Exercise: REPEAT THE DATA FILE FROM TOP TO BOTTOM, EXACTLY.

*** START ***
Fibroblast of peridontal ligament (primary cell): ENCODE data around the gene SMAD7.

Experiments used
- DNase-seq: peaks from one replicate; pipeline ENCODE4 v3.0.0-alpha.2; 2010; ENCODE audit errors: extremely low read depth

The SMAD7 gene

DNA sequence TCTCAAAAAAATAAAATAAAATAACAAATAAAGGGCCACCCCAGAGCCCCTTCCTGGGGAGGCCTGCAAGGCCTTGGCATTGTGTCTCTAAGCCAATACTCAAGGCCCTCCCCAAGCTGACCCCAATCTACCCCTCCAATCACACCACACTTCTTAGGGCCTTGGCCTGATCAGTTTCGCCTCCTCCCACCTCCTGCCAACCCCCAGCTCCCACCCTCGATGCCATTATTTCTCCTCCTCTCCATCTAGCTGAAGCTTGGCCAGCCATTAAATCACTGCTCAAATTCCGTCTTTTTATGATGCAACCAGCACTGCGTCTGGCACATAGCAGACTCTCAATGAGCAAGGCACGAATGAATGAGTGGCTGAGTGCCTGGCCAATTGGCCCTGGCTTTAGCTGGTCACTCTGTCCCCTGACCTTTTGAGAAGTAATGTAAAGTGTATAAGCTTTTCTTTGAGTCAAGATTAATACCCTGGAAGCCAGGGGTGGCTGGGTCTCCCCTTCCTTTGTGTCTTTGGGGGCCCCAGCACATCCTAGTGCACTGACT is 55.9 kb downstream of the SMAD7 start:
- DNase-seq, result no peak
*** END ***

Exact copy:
Fibroblast of peridontal ligament (primary cell): ENCODE data around the gene SMAD7.

Experiments used
- DNase-seq: peaks from one replicate; pipeline ENCODE4 v3.0.0-alpha.2; 2010; ENCODE audit errors: extremely low read depth

The SMAD7 gene

DNA sequence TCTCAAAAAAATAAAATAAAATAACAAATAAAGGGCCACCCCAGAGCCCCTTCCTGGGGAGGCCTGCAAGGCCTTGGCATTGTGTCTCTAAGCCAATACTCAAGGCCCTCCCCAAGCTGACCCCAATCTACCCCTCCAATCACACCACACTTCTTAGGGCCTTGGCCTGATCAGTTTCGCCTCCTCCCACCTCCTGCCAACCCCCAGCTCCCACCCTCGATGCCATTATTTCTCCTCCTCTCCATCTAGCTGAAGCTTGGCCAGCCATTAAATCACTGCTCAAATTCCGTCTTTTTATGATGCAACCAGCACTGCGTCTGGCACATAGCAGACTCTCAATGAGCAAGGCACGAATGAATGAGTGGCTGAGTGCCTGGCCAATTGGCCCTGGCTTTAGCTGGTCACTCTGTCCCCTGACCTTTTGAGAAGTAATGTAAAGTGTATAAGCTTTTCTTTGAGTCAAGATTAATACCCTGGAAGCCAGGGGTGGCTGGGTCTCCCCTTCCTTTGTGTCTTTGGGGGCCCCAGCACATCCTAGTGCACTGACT is 55.9 kb downstream of the SMAD7 start:
- DNase-seq, result no peak